That is not to say that due process does not require some reasoned response from HUD. In order to show that HUD's determination, should it be adverse to HACK, was drawn from information available to both parties, HUD "should state the reasons for [its] determination and indicate the evidence [it] relied upon." Goldberg, 397 U.S. at 271. This statement, however, "need not amount to a full opinion or even formal findings of fact and conclusions of law." Id.11 In order to satisfy procedural due process, HUD need only provide a minimal, and perhaps even symbolic, recitation of the factors it took into account in arriving at its final determination. Such a meager showing might well be rejected on appeal as inadequate under the arbitrary and capricious test, but the problem would not be one of due process.

 An Order as to the foregoing shall issue of even date herewith.


 For the reasons stated in the Memorandum Opinion issued of even date herewith, it is, by the Court, this 20th day of April, 1989,

 ORDERED, that the plaintiff's motion under Fed. R. Civ. 59(e) to alter or amend the judgment of the Court issued on October 13, 1989, shall be, and hereby is, GRANTED; and it is further

 ORDERED, that the judgment of the Court issued on October 13, 1988, and that portion of the Memorandum Opinion of the Court issued on December 12, 1988, which holds that the defendants' actions were not inconsistent with the requirements of the due process component of the Fifth Amendment, shall be, and hereby are, VACATED; and it is further

 ORDERED, that the plaintiff's motion for summary judgment shall be, and hereby is, GRANTED as to the question of defendant's compliance with the requirements of the due process component of the Fifth Amendment, and the defendant's motion for summary judgment shall be, and hereby is, DENIED; and it is further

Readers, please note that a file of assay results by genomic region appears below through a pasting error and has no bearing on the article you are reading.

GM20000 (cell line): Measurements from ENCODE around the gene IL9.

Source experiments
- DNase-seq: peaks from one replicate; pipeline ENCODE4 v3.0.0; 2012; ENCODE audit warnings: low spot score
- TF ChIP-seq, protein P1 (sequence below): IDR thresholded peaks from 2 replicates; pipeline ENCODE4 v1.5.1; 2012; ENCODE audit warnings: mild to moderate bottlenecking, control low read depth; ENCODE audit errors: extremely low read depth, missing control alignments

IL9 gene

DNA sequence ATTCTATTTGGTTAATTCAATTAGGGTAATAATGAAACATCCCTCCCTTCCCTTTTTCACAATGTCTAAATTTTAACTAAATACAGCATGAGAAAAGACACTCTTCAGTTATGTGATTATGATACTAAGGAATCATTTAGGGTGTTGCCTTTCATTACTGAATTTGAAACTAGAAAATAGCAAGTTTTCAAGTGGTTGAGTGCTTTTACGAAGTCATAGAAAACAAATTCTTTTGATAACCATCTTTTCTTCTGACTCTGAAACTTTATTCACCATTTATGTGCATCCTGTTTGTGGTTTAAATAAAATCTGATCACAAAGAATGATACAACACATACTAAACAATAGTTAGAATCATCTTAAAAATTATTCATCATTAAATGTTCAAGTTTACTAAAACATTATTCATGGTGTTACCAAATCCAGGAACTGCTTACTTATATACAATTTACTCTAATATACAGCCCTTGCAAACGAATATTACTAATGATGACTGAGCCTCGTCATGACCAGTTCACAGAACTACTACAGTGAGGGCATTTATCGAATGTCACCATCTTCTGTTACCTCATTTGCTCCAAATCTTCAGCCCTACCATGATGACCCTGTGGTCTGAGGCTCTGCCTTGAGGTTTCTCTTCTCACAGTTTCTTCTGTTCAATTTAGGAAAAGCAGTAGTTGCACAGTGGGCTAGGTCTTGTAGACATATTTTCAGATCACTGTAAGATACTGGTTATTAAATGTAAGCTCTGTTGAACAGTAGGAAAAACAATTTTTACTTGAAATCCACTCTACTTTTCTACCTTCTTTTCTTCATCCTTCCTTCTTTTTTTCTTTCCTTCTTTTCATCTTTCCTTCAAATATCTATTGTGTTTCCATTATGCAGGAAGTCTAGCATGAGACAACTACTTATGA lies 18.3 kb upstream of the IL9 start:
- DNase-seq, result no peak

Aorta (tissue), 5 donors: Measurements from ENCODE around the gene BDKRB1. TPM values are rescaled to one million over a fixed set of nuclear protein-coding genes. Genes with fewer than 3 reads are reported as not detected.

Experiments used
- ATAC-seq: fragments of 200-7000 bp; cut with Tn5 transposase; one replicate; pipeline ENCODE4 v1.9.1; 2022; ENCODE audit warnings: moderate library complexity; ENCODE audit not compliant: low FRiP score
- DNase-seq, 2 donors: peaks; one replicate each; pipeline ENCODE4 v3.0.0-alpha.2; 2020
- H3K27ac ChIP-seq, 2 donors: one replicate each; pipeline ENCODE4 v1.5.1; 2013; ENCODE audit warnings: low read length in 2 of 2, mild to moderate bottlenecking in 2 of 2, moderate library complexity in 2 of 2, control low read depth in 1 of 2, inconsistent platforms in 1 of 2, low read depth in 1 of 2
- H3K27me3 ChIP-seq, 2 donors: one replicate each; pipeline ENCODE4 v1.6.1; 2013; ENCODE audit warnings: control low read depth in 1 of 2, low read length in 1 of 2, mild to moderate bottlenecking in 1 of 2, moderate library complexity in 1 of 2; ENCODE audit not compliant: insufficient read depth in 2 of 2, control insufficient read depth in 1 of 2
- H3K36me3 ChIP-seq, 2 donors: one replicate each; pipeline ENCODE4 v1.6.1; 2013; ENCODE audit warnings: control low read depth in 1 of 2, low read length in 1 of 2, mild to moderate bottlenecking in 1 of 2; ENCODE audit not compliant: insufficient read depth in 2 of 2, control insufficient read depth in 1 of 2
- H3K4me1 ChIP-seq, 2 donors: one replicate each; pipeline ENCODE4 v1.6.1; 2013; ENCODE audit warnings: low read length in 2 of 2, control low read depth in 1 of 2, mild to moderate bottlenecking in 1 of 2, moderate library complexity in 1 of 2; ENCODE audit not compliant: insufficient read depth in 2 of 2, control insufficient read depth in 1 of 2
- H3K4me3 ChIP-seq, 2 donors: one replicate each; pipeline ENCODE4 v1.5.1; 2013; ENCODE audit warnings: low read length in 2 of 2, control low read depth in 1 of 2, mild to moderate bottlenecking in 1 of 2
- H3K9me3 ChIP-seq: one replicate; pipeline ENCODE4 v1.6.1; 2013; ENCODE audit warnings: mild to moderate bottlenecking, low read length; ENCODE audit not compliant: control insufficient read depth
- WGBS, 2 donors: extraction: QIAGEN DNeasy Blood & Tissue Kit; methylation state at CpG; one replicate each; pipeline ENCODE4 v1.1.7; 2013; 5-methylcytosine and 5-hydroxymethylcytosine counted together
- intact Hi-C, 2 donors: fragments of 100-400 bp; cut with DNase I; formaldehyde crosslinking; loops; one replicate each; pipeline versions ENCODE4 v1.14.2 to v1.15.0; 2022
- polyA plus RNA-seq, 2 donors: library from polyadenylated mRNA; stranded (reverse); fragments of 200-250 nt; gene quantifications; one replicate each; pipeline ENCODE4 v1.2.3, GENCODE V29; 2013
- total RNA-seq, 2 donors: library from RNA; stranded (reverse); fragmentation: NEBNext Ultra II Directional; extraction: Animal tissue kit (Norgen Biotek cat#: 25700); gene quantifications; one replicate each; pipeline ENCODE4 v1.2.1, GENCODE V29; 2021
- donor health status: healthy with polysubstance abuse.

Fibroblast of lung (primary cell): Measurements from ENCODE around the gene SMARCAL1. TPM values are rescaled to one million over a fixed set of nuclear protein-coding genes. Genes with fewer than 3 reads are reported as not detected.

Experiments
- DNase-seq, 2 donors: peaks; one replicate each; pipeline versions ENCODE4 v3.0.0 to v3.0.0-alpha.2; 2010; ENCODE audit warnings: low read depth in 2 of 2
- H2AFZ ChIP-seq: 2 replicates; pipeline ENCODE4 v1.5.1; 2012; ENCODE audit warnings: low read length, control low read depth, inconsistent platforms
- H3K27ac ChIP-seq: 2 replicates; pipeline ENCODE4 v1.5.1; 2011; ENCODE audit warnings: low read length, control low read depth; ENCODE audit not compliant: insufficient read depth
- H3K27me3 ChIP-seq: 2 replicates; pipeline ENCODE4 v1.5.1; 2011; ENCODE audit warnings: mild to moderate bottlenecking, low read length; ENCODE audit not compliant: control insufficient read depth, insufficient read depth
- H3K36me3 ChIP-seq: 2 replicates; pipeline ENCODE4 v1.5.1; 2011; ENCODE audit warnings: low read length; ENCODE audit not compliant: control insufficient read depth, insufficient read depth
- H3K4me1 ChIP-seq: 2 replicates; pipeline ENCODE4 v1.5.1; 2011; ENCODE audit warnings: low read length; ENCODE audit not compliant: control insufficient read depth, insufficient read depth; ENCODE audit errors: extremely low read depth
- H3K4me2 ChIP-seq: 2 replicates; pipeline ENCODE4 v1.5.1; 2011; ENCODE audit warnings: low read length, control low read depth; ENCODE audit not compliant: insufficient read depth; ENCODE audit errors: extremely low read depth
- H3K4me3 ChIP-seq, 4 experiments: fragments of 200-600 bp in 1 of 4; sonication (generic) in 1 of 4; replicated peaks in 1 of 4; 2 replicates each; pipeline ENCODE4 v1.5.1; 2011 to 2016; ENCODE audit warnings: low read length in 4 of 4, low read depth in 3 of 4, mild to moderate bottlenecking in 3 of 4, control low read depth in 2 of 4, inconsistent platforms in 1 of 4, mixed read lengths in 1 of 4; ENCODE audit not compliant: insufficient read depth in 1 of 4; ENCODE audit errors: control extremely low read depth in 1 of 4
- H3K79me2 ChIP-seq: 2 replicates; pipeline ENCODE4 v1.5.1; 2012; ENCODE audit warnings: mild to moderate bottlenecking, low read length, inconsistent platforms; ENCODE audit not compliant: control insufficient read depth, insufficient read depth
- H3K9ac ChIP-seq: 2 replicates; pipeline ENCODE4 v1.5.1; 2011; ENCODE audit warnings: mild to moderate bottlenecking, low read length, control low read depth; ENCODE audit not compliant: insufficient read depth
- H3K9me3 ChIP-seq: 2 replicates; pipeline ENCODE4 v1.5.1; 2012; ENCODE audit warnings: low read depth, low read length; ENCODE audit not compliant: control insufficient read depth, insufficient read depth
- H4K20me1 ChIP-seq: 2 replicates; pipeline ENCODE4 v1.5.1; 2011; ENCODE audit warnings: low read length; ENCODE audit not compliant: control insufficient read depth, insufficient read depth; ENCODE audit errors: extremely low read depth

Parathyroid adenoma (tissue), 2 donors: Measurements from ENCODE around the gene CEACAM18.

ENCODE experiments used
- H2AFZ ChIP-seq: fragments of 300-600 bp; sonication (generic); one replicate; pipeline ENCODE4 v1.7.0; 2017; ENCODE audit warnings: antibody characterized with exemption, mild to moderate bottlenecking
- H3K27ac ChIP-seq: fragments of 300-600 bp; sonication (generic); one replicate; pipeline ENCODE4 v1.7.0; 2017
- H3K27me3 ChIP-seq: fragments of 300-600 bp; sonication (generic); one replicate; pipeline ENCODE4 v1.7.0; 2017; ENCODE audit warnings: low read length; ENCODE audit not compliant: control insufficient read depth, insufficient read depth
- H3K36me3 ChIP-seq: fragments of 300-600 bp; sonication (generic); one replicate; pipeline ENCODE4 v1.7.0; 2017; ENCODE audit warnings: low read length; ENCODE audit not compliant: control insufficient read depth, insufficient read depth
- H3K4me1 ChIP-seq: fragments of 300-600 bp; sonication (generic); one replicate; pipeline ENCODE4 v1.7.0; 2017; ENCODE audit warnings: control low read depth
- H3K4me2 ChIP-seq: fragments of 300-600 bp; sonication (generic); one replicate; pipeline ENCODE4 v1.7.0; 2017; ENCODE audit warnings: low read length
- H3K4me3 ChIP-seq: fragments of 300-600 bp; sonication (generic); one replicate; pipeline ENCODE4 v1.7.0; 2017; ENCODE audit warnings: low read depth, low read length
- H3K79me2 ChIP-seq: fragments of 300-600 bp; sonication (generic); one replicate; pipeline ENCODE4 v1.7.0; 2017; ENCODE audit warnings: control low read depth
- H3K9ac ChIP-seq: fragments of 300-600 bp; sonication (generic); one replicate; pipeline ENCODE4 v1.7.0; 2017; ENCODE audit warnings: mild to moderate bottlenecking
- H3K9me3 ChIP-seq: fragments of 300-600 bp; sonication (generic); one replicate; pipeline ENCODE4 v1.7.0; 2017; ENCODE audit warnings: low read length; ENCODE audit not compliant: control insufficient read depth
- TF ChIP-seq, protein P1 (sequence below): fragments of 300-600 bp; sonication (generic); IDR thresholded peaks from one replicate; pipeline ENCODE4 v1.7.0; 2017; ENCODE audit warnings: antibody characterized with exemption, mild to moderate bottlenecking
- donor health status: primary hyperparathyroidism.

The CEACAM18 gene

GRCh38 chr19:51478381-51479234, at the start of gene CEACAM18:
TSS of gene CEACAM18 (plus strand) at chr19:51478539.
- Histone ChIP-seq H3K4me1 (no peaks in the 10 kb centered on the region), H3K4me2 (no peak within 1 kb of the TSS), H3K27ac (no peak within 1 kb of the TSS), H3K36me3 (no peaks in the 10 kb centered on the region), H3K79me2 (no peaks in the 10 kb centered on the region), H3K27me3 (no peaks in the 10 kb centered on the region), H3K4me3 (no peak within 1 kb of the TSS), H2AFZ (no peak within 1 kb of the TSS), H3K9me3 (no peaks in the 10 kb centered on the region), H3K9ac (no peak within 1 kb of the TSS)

ORDERED, that, within 30 days of this Order, plaintiff shall be provided access to all non-privileged materials in defendant's possession which fall within the scope of plaintiff's request for documents, as contained in the attachment to the letter dated February 24, 1987, from John D. Blankinship, to then-Secretary Samuel Pierce; and it is further

 ORDERED, that, within 60 days of this Order, plaintiff shall submit a final written opposition to the defendant's plan to "recoup" alleged overpayments made to the plaintiff between the years 1981 and 1983; and it is further

 ORDERED, that, within 180 days of this Order, defendant shall, through an individual with authority to render a binding decision in this matter, issue a final decision, which decision shall contain a description of the reasons for the action taken and address plaintiff's contentions in reasonable detail; and it is further

 ORDERED, that, until issuance of the final decision referred to in the preceding paragraph, the defendant shall be enjoined from withholding from any subsidy payment to the plaintiff any amounts in furtherance of defendant's plan to "recoup" alleged overpayments made to the plaintiff between the years 1981 and 1983; and it is further

 ORDERED, that this action shall stand dismissed from the dockets of this Court without costs to either party, subject only to the plaintiff's right to make application to the Court in the event the defendant fails to comply with the foregoing.